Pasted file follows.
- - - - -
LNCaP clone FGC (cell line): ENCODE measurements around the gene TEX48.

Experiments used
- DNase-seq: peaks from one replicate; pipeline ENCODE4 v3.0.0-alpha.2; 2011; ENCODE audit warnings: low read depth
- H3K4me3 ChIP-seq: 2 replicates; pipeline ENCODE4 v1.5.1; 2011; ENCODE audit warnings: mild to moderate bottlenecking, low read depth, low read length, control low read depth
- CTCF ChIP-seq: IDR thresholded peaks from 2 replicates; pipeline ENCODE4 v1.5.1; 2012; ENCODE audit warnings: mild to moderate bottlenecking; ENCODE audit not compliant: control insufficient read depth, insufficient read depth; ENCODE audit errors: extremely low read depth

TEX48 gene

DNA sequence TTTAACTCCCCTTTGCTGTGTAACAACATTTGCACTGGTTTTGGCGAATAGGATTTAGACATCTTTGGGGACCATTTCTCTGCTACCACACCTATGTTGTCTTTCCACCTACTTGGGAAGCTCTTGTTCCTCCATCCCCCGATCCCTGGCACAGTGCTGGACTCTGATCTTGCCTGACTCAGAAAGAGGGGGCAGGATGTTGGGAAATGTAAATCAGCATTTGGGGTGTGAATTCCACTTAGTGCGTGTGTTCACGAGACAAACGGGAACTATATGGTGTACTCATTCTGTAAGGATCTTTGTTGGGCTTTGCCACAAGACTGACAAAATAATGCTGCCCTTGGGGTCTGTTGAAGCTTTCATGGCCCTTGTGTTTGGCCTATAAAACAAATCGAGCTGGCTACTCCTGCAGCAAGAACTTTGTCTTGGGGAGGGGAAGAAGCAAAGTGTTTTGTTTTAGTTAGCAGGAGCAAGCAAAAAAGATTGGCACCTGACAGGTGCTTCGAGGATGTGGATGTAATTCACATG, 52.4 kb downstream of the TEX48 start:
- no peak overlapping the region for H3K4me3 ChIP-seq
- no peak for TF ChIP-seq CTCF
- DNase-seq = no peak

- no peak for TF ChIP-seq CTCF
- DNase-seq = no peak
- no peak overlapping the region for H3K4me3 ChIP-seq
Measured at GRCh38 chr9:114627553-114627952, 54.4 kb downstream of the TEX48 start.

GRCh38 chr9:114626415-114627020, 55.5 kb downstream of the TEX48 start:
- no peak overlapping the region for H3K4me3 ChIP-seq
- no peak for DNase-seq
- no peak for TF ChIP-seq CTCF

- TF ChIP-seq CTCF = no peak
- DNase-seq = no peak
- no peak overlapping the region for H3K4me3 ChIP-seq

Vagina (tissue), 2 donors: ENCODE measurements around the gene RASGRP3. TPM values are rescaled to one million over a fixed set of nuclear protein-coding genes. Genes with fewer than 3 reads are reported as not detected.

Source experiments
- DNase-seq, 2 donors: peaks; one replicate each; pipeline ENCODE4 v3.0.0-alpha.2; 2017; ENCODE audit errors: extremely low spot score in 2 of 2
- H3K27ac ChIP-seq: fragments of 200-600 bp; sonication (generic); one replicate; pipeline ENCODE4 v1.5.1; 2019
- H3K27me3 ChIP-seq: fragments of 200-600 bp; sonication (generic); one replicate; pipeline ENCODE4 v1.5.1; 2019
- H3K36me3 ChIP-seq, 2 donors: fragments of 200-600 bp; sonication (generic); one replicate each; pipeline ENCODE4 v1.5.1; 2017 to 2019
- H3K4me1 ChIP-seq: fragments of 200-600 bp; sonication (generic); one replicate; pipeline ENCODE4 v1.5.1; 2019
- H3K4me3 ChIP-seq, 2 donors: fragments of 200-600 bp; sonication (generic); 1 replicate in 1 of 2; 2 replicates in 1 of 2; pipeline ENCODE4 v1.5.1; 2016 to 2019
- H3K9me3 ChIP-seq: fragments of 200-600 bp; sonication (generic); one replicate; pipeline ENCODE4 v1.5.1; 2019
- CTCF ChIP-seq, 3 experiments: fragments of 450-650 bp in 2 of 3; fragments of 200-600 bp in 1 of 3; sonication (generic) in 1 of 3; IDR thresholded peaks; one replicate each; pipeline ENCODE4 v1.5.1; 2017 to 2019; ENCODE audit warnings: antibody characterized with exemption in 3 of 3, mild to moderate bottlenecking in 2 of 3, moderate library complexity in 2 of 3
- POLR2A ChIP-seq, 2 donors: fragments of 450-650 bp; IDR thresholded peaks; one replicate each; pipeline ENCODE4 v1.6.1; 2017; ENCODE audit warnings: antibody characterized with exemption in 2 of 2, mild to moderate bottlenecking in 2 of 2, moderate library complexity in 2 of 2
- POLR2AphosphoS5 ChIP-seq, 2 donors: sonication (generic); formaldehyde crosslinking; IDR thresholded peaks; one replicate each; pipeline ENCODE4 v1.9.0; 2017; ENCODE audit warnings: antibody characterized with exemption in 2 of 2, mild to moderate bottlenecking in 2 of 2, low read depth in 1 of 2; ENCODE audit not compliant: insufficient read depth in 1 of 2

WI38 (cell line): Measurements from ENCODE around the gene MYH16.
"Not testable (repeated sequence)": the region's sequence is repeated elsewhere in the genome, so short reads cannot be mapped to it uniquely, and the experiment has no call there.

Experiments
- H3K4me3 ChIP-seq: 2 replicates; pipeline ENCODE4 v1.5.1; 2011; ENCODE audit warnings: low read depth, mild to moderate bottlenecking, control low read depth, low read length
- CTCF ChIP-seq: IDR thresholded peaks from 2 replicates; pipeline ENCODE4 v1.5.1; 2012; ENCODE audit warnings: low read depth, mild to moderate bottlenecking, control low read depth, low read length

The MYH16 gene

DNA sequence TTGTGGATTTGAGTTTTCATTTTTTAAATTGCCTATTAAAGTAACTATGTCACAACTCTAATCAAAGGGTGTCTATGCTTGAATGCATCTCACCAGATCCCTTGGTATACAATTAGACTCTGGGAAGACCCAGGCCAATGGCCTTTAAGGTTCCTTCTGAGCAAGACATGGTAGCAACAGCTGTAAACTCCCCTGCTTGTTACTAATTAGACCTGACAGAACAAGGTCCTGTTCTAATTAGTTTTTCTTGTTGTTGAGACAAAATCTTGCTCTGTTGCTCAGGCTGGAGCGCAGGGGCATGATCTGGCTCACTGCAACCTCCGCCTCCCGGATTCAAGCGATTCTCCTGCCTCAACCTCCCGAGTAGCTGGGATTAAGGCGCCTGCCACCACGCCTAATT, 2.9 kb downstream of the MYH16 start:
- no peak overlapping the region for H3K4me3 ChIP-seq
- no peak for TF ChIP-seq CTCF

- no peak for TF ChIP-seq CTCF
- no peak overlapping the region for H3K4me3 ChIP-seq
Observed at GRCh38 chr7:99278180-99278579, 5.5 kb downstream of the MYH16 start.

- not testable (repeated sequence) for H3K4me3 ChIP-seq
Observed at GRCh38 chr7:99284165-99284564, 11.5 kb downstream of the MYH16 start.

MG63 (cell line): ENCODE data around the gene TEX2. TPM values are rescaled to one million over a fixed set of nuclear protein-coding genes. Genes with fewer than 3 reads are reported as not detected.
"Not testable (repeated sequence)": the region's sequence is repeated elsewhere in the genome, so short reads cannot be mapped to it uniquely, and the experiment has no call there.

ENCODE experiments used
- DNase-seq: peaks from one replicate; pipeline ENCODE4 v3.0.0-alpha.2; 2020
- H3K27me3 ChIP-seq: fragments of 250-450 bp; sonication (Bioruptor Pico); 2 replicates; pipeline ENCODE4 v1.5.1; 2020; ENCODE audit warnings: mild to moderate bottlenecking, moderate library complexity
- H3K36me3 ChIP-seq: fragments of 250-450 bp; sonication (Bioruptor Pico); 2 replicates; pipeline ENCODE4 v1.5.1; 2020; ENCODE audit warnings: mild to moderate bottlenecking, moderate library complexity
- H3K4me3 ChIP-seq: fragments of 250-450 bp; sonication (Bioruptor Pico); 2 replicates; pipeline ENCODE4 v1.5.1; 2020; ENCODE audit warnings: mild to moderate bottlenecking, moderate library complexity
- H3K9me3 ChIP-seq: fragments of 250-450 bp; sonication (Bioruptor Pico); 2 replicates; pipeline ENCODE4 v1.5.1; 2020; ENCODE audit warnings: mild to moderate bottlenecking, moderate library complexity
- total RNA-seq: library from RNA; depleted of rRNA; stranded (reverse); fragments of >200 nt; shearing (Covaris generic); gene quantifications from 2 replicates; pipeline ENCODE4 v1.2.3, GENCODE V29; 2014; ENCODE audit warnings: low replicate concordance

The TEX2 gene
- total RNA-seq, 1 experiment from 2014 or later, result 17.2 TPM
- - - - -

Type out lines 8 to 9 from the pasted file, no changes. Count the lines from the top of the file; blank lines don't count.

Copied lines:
- no peak overlapping the region for H3K4me3 ChIP-seq
- no peak for TF ChIP-seq CTCF